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Creating Powerful Strategic Relationships in the New Economy
 

Creating Powerful Strategic Relationships in the New Economy

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What is more important for long-term business development? It's not finance, not strategy, not technology that leads to big business; it's building a long-term, strategic relationship that is the ...

What is more important for long-term business development? It's not finance, not strategy, not technology that leads to big business; it's building a long-term, strategic relationship that is the ultimate competitive advantage. It takes time, discipline, and, like anything else worth doing, a strong commitment. Do you or your company know the right people? Do you consider yourself a rainmaker; a person knowing how to connect with the right people? How could social media strategies help in networking and relationship building? This presentation discusses these issues and more. Participants learned more about this critical skill and became armed with techniques which could be implemented immediately to assist with their networking activities and business development efforts.

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    Creating Powerful Strategic Relationships in the New Economy Creating Powerful Strategic Relationships in the New Economy Presentation Transcript

    • Creating Powerful Strategic Relationships In the New Economy 2013 UFSC International Summit June 13, 2013 Image credit: UPSC Website
    • 0.0 Before We Begin 212° The Extra Degree by Sam Parker and Mac Anderson The Extra Degree captures a simple, yet powerful concept. At 211 degrees, water is hot. At 212 degrees, it boils. And with boiling water, comes steam. And steam can power a locomotive. One extra degree of effort makes all the difference. And, the one extra degree of effort in business and in life separates good from the great! I urge you to incorporate this concept into daily practice.
    • Agenda 1. What is Networking 2. What is Wrong with New Economy Networking 3. Developing a Networking Game Plan 4. Linkedin as a Strategic Relationships Building Tool 5. Maintaining Your Network 6. Additional Resources 7. Q&A
    • 1. What is Networking
    • 1. What is Networking 1. Networking is not a mere exchange of business cards at a cocktail party nor is it bragging about yourself or begging for help from people you barely know. According to most experts, networking is building relationships on the basis of trust that involves a give and take. 2. Lynne Waymon, co-author of the book “Make Your Contacts Count” says, “It’s about teaching and giving. Teaching people who you are… and what kind of opportunities to send your way. And it is about giving -- listening so generously that you can also help people accomplish their goals.” 3. George Fraser, author of the book “Click: Ten Truths for Building Extraordinary Relationships” says, Networking is not optional anymore; it is a crucial skill to master.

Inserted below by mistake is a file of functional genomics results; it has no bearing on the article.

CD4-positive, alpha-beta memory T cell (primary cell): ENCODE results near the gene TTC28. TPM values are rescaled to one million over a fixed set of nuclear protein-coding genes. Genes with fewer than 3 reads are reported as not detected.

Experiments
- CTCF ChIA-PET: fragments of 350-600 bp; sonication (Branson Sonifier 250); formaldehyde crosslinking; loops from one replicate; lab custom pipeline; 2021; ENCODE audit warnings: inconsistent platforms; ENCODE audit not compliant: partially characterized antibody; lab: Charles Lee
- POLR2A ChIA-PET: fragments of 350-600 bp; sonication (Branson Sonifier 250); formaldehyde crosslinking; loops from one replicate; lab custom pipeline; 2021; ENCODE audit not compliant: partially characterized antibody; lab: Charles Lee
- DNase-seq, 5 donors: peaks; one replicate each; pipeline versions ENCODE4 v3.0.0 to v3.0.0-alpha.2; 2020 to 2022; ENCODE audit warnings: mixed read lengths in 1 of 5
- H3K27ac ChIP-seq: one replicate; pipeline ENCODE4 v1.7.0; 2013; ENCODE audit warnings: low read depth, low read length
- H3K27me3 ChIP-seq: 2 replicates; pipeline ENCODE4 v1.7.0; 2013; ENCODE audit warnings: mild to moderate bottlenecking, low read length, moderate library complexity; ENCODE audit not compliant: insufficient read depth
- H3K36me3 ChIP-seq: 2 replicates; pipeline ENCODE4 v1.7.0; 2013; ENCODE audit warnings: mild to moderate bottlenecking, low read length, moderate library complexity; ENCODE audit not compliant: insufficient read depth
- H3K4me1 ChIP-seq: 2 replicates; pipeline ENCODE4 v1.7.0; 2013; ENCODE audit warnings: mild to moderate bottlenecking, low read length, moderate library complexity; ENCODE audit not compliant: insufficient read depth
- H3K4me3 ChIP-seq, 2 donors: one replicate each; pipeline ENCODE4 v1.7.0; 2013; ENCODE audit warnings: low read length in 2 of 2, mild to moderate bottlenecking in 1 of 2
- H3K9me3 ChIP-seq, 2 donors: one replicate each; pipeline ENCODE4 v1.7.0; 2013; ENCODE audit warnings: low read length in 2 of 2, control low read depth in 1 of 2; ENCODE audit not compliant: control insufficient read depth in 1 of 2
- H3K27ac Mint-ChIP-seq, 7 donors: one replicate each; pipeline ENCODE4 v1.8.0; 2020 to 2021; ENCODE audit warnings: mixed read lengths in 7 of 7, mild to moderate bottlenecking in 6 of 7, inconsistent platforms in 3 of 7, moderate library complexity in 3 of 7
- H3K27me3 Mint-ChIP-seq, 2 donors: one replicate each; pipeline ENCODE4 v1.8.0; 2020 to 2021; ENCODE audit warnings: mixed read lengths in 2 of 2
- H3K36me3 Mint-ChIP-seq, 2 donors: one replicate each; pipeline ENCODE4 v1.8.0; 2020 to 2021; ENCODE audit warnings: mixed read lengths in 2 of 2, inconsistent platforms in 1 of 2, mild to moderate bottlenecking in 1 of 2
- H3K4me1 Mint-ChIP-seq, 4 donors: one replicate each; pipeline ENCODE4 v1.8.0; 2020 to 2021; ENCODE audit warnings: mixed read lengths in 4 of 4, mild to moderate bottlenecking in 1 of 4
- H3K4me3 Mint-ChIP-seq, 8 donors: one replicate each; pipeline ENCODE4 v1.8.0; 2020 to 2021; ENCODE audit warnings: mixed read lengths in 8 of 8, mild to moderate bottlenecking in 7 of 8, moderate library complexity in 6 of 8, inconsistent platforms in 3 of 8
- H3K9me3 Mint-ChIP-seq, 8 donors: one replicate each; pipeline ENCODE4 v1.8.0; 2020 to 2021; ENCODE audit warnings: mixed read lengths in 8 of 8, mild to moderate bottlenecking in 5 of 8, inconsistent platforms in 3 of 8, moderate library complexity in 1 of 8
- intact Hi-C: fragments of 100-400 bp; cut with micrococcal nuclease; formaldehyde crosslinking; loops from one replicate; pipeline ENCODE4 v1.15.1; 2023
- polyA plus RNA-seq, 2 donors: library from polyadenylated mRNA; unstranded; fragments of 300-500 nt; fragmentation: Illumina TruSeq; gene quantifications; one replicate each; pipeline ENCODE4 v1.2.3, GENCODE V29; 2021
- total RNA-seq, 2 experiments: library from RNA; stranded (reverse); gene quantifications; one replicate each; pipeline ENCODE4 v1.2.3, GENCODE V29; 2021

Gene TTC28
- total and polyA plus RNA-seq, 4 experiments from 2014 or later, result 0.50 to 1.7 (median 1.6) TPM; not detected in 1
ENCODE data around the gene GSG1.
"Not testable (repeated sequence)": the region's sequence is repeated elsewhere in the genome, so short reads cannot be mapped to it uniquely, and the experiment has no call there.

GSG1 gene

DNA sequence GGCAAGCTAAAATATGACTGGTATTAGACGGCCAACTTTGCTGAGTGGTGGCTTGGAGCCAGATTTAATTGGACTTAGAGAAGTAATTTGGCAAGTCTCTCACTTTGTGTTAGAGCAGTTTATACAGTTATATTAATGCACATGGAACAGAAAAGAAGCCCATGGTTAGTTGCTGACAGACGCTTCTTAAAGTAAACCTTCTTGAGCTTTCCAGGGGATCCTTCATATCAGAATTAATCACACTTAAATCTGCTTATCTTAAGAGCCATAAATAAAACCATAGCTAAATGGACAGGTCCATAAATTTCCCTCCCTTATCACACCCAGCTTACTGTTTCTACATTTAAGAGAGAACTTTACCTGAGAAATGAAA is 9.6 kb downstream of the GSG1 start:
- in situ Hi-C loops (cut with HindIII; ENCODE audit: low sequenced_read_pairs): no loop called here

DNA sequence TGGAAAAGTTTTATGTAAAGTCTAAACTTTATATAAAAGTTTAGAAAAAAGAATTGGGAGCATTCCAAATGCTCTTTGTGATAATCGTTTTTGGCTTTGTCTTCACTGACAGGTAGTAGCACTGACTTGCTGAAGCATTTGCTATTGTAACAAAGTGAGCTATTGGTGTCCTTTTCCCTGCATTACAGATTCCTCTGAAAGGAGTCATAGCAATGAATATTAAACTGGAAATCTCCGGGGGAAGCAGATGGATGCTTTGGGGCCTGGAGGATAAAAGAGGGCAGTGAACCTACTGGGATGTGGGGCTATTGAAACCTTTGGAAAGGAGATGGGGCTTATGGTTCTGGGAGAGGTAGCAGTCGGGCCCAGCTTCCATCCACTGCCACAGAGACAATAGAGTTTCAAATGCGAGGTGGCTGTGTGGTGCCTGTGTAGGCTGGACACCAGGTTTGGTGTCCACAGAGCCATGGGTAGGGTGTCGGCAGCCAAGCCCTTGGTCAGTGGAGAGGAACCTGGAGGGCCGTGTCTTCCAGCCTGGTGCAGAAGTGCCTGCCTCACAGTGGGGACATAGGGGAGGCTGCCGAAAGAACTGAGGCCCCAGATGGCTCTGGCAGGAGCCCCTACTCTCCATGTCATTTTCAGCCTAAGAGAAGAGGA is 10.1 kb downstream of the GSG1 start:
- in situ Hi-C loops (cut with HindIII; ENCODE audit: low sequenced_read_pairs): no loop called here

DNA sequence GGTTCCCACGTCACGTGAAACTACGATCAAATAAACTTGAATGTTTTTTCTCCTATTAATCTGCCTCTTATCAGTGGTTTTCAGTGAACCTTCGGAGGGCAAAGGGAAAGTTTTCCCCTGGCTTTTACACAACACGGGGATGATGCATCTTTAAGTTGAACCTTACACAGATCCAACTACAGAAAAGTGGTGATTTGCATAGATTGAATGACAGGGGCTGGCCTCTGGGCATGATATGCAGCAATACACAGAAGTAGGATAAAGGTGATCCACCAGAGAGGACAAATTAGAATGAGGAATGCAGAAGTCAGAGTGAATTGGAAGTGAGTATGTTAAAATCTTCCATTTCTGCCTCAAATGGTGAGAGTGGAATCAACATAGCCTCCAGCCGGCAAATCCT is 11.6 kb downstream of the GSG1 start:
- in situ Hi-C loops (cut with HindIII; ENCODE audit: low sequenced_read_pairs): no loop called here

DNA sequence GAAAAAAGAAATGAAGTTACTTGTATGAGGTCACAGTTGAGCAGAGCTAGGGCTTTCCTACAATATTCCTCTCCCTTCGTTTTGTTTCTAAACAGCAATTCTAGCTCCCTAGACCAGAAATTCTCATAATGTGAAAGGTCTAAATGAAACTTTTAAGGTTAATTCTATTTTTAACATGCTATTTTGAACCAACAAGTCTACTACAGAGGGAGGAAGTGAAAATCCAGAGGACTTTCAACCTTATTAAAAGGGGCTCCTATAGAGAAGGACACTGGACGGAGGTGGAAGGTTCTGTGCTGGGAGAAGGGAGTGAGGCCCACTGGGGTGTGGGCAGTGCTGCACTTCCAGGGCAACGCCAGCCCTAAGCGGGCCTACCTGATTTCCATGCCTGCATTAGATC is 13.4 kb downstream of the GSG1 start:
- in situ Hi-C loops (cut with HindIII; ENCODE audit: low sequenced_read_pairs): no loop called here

• 1.1 Why is it Important to Network? In a recent survey conducted by global outplacement consultancy Challenger, Gray & Christmas, Inc., human resources executives were asked to rate the effectiveness of various job-search methods on a scale of 1 (least effective) to 5 (most effective). Networking averaged a 3.98. About half (48 percent) of the respondents gave networking the highest effectiveness rating of five.
    • 1.2 When Should you Network? 1. Most people wait to build their network after a crisis hits them -- like a job loss- then they scramble to make contacts and find a job. But such an attempt is doomed to failure. You should already have an effective network in place that can help you in such a situation, experts advise. 2. Your network, once efficiently in place, becomes not only something you maintain on a regular basis like a chore, but it becomes a part of your lifestyle.
    • 1.3 How to Develop a Professional Network? 1. When starting out with a networking effort it is important to have a clear goal in mind. 2. The goal could be finding a job, changing jobs or growing on the job -- whatever the desired end result -- you need to strategize accordingly. 3. Need to develop a networking plan for You Inc.
    • 2. What is Wrong with New Economy Networking?
    • 2. What is Wrong with New Economy Networking? 1. Prior to the internet, networking, accomplished one-to-one 2. Currently there is the ability for lots of one-to- many conversations 3. Social networking is currently an accumulation of connections on Twitter, Linkedin and Facebook 4. Many people are scrambling to promote personal brand 5. There is lots of noise and not as much connecting
    • 3. Developing a Networking Game Plan
    • 3. Ten Steps to an effective Networking Game Plan 1. Make a broad list of people you know, even people who you wouldn’t think of as networking contacts. 2. Categorize your contacts to see if it would be best to meet them in person, talk over the phone or send them an email. 3. Before you meet new people, before you make that call, do your homework.